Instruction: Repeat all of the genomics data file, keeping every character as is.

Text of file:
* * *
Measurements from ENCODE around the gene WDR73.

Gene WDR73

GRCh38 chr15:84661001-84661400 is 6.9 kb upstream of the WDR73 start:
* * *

Measurements from ENCODE around the gene WDR73.

Gene WDR73

GRCh38 chr15:84661001-84661400 is 6.9 kb upstream of the WDR73 start: